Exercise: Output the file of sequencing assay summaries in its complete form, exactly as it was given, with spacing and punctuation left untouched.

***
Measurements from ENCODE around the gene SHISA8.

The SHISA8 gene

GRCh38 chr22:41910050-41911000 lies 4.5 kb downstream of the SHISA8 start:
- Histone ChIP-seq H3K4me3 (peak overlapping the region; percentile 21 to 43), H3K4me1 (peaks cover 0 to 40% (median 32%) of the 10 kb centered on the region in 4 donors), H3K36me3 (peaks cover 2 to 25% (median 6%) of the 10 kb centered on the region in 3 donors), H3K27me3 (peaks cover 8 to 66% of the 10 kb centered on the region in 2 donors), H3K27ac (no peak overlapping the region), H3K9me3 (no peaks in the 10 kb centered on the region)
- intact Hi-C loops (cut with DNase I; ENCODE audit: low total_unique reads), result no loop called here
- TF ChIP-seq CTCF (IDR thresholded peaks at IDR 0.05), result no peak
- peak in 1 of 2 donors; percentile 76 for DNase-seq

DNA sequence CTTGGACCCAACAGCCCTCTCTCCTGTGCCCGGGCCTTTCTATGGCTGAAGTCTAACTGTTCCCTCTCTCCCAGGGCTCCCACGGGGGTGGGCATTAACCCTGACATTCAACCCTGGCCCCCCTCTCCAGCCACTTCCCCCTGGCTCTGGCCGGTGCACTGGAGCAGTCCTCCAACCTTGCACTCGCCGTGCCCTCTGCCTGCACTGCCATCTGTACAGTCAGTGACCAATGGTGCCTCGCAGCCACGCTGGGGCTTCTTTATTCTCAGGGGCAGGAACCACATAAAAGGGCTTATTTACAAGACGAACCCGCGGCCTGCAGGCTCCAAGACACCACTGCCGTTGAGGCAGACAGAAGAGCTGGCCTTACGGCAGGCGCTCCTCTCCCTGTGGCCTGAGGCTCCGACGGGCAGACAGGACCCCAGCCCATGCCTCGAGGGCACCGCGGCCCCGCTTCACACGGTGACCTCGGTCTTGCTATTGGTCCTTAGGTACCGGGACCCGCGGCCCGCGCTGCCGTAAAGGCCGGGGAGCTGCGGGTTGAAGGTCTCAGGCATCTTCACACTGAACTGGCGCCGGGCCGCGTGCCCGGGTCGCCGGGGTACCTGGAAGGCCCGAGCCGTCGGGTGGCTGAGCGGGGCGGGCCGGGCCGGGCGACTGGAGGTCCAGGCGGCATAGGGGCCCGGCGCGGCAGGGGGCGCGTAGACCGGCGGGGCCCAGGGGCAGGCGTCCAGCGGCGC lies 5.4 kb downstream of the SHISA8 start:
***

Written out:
Measurements from ENCODE around the gene SHISA8.

The SHISA8 gene

GRCh38 chr22:41910050-41911000 lies 4.5 kb downstream of the SHISA8 start:
- Histone ChIP-seq H3K4me3 (peak overlapping the region; percentile 21 to 43), H3K4me1 (peaks cover 0 to 40% (median 32%) of the 10 kb centered on the region in 4 donors), H3K36me3 (peaks cover 2 to 25% (median 6%) of the 10 kb centered on the region in 3 donors), H3K27me3 (peaks cover 8 to 66% of the 10 kb centered on the region in 2 donors), H3K27ac (no peak overlapping the region), H3K9me3 (no peaks in the 10 kb centered on the region)
- intact Hi-C loops (cut with DNase I; ENCODE audit: low total_unique reads), result no loop called here
- TF ChIP-seq CTCF (IDR thresholded peaks at IDR 0.05), result no peak
- peak in 1 of 2 donors; percentile 76 for DNase-seq

DNA sequence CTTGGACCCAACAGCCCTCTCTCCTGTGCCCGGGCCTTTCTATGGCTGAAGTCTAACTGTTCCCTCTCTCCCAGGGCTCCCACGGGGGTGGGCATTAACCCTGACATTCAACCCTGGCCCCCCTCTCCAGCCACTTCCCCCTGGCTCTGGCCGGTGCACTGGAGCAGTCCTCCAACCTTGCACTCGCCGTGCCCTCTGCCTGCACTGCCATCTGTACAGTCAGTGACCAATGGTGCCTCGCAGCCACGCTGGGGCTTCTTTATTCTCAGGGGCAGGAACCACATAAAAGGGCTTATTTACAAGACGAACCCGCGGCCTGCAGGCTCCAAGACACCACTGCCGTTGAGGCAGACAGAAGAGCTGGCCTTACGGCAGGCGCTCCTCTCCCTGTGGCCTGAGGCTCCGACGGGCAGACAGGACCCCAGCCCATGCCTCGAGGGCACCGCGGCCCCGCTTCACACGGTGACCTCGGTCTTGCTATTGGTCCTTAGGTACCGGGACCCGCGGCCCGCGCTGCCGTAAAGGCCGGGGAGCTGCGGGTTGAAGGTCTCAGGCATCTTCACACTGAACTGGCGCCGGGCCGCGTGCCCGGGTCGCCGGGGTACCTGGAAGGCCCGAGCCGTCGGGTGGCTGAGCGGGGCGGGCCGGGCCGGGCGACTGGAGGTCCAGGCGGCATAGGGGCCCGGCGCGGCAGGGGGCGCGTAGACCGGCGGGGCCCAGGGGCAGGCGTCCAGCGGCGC lies 5.4 kb downstream of the SHISA8 start: